Thursday, 23 November 2017

Butter

Article Categories : Nutrition Food

Butter

See also Vegetable oils.

Nutritional Profile

Energy value (calories per serving): High
Protein: Low
Fat: High
Saturated fat: High
Cholesterol: High
Carbohydrates: Low
Fiber: None
Sodium: Low (unsalted butter)
High (salted butter)
Major vitamin contribution: Vitamin A, vitamin D
Major mineral contribution: None

About the Nutrients in This Food

Butterfat is 62 percent saturated fatty acids, 35 percent monounsaturated fatty acids, and 4 percent polyunsaturated fatty acids. One tablespoon of butter has 11 g of fat, 7.1 g of saturated fat, and 31 mg cholesterol, and 1,070 IU vitamin A (46 percent of the RDA for a woman, 36 percent of the RDA for a man). The vitamin A is derived from carotenoids in plants eaten by the milk-cow.

The Most Nutritious Way to Serve This Food

* * *

Diets That May Restrict or Exclude This Food

Low-cholesterol, controlled-fat diet

Sodium-restricted diet (salted butter)

Buying This Food

Look for: Fresh butter. Check the date on the package.

Storing This Food

Store butter in the refrigerator, tightly wrapped to protect it from air and prevent it from picking up the odors of other food. Even refrigerated butter will eventually turn rancid as its fat molecules combine with oxygen to produce hydroperoxides that, in turn, break down into chemicals with an unpleasant flavor and aroma. This reaction is slowed (but not stopped) by cold. Because salt retards the combination of fats with oxygen, salted butter stays fresh longer than plain butter. (Lard, which is pork fat, must also be refrigerated. Lard has a higher proportion of unsaturated fats than the butter. Since unsaturated fats combine with oxygen more easily than saturated fats, lard becomes rancid more quickly than butter.)

Preparing This Food

To measure a half-cup of butter. Pour four ounces of water into an eight-ounce measuring cup, then add butter until the water rises to the eight-ounce mark. Scoop out the butter, use as directed in recipe.

What Happens When You Cook This Food

Fats are very useful in cooking. They keep foods from sticking to the pot or pan; add flavor; and, as they warm, transfer heat from the pan to the food. In doughs and batters, fats separate the flour’s starch granules from each other. The more closely the fat mixes with the starch, the smoother the bread or cake will be.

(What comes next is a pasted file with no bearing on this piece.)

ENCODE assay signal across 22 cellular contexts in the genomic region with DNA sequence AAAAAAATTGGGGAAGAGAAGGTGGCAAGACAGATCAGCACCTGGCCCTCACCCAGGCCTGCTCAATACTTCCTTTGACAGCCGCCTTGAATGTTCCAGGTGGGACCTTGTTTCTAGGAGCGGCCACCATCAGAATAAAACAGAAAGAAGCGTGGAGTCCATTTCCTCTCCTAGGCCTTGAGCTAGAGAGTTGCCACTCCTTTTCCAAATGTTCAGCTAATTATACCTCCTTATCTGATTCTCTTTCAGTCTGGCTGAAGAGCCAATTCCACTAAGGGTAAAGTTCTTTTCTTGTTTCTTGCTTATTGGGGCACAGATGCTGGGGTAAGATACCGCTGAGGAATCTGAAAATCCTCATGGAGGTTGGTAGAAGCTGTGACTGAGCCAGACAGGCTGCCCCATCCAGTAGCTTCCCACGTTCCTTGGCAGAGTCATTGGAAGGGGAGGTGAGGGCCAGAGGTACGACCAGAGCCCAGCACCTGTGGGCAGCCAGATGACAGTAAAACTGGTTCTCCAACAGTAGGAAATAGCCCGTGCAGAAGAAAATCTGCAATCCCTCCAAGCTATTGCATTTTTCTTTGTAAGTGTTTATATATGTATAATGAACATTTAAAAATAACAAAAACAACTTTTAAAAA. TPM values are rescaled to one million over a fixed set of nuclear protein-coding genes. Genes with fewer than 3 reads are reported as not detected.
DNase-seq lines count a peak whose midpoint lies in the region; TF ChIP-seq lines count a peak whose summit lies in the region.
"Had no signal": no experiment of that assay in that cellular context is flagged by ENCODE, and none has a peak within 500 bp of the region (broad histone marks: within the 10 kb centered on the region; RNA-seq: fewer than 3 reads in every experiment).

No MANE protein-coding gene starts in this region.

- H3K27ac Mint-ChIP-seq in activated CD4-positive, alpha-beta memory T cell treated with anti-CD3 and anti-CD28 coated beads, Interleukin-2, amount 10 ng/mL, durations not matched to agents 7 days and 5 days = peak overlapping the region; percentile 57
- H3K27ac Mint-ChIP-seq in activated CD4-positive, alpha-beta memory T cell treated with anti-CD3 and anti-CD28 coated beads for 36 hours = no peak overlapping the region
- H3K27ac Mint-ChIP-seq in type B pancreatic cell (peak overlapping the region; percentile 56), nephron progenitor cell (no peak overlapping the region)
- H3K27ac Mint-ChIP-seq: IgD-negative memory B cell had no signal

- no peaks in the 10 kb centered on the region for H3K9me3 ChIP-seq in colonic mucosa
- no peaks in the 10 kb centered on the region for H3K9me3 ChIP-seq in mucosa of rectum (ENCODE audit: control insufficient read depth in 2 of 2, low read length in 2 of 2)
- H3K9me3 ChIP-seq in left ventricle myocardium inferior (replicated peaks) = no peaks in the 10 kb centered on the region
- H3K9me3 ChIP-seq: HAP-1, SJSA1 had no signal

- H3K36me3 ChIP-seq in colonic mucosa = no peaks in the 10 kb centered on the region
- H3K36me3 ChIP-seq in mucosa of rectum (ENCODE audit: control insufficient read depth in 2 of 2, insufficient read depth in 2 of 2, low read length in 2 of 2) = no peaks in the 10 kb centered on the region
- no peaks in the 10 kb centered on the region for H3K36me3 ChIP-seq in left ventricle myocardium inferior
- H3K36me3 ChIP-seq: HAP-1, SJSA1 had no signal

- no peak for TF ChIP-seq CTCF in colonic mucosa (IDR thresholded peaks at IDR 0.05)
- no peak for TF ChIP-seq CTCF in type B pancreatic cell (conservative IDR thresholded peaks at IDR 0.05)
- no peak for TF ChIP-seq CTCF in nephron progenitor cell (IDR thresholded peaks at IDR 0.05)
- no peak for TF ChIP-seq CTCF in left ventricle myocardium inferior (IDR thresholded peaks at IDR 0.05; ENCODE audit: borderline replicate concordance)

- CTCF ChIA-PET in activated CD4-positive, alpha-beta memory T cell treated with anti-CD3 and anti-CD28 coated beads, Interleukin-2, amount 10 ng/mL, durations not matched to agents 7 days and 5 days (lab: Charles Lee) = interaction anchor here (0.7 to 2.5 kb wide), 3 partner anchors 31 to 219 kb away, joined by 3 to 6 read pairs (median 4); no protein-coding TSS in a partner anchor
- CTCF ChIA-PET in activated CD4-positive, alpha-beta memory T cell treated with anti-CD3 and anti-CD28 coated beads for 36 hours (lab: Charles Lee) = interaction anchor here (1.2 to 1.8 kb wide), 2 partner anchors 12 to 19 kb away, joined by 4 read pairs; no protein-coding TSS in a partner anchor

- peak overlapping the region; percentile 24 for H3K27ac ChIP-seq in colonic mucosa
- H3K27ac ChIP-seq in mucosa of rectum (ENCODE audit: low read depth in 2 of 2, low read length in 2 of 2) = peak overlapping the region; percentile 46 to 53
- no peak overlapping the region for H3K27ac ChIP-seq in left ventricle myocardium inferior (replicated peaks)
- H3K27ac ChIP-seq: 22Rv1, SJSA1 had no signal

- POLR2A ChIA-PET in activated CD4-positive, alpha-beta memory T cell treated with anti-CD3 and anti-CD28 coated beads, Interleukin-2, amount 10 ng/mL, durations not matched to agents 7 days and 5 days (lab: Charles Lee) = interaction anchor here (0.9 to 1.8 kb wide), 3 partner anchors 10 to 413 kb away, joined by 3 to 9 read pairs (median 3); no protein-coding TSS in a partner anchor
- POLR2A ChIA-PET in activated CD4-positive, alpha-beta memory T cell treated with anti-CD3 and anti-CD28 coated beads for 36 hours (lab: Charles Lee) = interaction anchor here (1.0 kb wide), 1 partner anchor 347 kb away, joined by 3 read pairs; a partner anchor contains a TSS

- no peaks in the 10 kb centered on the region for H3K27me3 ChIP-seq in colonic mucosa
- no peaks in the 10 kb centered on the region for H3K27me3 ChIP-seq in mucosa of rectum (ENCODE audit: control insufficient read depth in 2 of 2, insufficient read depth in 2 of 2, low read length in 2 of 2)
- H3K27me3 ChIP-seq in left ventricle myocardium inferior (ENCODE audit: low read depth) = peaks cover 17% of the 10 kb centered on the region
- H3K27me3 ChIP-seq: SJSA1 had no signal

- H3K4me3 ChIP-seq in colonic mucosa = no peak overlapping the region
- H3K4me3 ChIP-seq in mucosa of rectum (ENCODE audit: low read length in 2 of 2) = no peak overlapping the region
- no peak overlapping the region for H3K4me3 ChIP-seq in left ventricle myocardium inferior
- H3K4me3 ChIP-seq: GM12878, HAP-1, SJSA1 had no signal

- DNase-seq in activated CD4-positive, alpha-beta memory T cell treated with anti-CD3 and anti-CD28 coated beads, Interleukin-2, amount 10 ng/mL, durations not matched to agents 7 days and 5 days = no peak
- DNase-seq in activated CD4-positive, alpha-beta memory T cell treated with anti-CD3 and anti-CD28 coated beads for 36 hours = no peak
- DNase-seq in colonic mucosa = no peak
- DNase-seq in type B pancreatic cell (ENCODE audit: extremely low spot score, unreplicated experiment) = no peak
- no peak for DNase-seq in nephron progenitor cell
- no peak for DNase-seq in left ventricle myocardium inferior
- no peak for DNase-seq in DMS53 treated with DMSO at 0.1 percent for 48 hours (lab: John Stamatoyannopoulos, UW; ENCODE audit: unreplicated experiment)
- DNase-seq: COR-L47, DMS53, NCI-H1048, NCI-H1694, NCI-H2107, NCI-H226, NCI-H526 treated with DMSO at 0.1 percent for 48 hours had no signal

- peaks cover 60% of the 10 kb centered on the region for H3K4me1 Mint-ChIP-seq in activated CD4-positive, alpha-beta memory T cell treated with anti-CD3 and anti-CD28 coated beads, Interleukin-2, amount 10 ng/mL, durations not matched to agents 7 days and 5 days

Heat speeds the oxidation and decomposition of fats. When fats are heated, they can catch fire spontaneously without boiling first at what is called the smoke point. Butter will burn at 250°F.

How Other Kinds of Processing Affect This Food

Freezing. Freezing slows the oxidation of fats more effectively than plain refrigeration; frozen butter keeps for up to nine months.

Whipping. When butter is whipped, air is forced in among the fat molecules to produce a foam. As a result, the whipped butter has fewer calories per serving, though not per ounce.

Medical Uses and/or Benefits

* * *

Adverse Effects Associated with This Food

Increased risk of heart disease. Like other foods from animals, butter contains cholesterol and saturated fats. Eating butter increases the amount of cholesterol circulating in your blood and raise your risk of heart disease. To reduce the risk of heart disease, USDA/Health and Human Services Dietary Guidelines for Americans recommends limiting the amount of cholesterol in your diet to no more than 300 mg a day. The guidelines also recommend limiting the amount of fat you consume to no more than 30 percent of your total calories, while holding your consumption of saturated fats to no more than 10 percent of your total calories (the calories from saturated fats are counted as part of the total calories from fat).

Increased risk of acid reflux. Consuming excessive amounts of fats and fatty foods loosens the lower esophageal sphincter (LES), a muscular valve between the esophagus and the stomach. When food is swallowed, the valve opens to let food into the stomach, then closes tightly to keep acidic stomach contents from refluxing (flowing backwards) into the esophagus. If the LES does not close efficiently, the stomach contents reflux to cause heartburn, a burning sensation. Repeated reflux is a risk factor for esophageal cancer.

Food/Drug Interactions

* * *

“The New Complete Book of Food – Second Edition – A Nutritional, Medical, and Culinary Guide”